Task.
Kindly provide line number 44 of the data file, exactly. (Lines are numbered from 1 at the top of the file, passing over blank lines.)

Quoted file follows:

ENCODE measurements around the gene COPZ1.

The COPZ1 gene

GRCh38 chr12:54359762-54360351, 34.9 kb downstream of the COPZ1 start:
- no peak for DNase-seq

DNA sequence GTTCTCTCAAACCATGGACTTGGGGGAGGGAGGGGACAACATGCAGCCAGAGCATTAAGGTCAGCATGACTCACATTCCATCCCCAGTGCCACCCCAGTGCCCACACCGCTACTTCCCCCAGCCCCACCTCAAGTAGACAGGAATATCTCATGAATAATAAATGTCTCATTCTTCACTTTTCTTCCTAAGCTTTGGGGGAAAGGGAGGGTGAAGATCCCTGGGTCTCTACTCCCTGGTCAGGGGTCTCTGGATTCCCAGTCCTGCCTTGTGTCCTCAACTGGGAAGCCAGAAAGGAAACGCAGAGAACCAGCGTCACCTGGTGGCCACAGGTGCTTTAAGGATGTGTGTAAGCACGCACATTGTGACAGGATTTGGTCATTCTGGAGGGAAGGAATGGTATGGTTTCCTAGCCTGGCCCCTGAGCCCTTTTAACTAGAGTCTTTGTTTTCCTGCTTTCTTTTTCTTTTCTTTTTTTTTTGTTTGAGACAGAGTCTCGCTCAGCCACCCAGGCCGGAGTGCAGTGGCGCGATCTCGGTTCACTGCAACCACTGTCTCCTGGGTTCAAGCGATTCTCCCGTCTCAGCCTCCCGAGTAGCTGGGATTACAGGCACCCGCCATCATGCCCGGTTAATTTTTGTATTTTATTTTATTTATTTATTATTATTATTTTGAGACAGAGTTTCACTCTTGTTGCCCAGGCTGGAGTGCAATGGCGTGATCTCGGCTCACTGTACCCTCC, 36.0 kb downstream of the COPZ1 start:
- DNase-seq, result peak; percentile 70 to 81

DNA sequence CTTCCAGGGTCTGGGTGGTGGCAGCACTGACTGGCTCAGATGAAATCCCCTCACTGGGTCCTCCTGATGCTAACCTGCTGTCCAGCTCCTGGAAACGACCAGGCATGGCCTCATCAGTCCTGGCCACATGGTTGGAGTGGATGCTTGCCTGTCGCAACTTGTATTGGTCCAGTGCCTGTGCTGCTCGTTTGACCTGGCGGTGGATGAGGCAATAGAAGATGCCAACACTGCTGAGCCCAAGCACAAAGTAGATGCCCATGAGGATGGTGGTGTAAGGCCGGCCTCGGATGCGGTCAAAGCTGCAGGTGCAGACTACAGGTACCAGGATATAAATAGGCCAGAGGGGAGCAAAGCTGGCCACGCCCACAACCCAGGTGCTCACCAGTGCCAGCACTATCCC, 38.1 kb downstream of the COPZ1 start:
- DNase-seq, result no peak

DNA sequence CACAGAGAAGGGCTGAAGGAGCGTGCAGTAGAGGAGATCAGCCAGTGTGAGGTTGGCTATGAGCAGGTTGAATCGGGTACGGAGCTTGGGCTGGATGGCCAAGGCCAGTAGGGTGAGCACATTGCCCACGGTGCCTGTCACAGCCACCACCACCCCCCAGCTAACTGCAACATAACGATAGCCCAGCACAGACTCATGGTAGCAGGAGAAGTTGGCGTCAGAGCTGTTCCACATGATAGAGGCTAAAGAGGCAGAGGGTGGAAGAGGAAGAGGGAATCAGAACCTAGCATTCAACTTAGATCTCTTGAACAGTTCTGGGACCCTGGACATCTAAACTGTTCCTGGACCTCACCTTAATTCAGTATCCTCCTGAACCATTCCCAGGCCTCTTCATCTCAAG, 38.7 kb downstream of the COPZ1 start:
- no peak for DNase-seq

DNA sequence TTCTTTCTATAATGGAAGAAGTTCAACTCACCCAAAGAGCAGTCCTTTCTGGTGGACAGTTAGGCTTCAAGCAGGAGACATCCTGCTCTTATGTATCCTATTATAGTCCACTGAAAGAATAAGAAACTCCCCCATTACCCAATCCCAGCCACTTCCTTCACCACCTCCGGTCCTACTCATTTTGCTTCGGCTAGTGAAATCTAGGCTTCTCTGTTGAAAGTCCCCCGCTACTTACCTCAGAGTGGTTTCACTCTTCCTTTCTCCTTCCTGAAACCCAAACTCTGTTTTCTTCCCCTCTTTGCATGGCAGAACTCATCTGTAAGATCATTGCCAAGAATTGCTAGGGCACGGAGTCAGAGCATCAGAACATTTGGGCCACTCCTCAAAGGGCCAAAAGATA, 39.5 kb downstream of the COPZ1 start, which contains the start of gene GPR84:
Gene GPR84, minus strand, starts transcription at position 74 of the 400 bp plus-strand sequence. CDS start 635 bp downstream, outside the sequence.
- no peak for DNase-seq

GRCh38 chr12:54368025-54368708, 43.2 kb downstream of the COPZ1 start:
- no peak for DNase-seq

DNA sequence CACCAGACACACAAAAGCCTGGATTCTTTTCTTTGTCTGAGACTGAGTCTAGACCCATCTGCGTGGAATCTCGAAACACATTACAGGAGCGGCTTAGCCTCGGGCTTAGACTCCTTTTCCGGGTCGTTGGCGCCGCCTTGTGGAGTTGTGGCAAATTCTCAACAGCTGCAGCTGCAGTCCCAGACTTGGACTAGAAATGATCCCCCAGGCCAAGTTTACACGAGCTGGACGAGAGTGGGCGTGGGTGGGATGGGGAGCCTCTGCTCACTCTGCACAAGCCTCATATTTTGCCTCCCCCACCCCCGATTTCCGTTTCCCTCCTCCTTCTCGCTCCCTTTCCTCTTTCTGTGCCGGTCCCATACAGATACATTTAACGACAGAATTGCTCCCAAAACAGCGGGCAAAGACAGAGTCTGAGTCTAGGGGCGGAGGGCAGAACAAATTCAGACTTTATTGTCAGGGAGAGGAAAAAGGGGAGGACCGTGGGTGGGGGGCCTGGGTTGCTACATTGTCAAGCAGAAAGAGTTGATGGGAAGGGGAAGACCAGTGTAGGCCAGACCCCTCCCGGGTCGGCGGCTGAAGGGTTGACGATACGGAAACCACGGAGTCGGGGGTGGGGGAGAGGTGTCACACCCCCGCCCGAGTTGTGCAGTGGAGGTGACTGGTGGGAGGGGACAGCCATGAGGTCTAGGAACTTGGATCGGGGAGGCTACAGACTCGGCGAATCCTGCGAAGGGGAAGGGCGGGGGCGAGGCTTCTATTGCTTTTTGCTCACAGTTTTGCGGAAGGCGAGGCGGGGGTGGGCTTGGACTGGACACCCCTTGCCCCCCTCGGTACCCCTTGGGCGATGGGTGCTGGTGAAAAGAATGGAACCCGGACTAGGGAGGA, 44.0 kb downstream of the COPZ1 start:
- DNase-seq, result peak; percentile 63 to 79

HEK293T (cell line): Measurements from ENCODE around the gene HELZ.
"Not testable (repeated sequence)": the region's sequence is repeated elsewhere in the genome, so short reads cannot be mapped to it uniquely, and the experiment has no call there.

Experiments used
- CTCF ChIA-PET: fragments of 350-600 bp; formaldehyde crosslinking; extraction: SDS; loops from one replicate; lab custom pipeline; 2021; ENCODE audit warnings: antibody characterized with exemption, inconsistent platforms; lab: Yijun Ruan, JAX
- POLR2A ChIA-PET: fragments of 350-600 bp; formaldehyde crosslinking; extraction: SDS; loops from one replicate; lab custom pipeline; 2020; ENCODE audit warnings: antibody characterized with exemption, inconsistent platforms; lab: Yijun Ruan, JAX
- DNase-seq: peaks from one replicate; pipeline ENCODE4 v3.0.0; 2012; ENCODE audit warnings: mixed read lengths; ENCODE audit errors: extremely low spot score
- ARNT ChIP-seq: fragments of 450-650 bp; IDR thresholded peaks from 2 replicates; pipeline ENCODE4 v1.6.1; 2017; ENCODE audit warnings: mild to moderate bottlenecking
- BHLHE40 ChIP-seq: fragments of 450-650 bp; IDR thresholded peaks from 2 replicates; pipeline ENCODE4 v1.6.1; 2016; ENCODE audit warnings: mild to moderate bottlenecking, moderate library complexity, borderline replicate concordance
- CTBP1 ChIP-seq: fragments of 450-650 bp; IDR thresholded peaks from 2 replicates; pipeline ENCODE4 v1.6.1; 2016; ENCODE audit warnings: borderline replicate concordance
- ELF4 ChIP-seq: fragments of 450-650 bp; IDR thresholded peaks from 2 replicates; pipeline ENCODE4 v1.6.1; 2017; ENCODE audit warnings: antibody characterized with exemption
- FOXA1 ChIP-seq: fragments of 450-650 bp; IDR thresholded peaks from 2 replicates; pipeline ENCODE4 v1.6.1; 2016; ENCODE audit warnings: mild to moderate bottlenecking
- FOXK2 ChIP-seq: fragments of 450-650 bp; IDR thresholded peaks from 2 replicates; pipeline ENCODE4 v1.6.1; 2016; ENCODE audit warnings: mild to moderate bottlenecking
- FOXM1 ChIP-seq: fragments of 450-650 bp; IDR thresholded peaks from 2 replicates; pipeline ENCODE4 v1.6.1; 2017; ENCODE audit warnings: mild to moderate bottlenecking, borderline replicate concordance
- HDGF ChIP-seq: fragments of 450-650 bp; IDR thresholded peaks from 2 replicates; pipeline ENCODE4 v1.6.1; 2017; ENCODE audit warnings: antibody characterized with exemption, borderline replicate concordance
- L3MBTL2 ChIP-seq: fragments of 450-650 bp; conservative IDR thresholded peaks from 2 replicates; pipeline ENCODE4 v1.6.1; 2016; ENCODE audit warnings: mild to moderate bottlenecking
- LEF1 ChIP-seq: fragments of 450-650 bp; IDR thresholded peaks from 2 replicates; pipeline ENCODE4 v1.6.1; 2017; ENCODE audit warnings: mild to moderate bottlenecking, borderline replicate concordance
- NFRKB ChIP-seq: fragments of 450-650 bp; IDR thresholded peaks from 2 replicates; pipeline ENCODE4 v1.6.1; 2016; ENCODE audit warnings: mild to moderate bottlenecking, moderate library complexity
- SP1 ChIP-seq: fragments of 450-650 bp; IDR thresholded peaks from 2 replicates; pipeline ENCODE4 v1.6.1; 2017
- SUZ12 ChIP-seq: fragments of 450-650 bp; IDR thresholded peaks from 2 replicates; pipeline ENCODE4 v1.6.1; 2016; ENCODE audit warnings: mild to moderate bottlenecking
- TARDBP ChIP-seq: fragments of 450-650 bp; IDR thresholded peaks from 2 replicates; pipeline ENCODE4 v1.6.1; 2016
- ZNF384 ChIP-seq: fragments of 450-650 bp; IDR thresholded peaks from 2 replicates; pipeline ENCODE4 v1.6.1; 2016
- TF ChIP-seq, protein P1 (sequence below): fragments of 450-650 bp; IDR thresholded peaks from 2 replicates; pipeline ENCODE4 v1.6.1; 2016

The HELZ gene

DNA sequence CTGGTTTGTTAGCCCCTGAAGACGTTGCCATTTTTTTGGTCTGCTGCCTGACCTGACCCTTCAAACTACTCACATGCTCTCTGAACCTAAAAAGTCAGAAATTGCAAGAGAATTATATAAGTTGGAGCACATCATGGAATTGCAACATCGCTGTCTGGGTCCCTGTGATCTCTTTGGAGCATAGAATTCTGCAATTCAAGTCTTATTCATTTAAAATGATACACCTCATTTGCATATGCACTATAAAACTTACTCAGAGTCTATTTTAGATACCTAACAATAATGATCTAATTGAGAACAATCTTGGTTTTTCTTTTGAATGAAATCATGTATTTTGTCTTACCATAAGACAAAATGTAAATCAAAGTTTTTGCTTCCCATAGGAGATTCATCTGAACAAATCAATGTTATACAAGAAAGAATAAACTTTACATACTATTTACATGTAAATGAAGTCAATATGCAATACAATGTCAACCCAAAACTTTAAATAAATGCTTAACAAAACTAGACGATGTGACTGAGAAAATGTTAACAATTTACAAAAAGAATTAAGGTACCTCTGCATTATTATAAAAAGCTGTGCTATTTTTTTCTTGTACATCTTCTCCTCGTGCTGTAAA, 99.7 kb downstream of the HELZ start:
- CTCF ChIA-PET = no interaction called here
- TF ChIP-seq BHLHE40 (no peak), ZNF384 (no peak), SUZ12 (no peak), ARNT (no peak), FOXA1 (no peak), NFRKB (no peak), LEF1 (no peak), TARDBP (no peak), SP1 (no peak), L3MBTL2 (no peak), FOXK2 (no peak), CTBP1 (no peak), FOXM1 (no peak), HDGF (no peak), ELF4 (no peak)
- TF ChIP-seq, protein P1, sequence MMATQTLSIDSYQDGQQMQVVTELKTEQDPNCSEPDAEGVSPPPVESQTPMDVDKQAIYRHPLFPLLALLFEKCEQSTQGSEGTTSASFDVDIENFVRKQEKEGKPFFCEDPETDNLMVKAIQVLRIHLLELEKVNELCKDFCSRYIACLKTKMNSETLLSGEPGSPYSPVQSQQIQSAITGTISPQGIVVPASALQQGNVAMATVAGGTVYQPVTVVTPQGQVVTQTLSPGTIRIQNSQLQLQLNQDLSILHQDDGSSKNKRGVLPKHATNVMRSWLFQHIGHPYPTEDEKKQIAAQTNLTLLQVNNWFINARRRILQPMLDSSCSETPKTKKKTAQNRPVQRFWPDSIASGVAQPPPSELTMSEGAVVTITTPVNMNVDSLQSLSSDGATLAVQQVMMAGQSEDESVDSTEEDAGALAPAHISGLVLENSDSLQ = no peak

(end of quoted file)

- TF ChIP-seq, protein P1, sequence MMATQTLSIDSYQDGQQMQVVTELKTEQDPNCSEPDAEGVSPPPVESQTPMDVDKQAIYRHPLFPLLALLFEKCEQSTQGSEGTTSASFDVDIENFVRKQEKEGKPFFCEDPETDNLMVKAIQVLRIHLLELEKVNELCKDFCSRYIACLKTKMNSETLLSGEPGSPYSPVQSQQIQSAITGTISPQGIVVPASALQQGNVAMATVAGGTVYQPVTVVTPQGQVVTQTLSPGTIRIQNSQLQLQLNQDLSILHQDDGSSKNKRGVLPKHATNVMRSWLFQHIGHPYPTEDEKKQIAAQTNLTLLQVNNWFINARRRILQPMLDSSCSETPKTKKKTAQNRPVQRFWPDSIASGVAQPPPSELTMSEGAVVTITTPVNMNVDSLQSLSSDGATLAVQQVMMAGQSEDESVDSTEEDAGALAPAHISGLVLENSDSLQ = no peak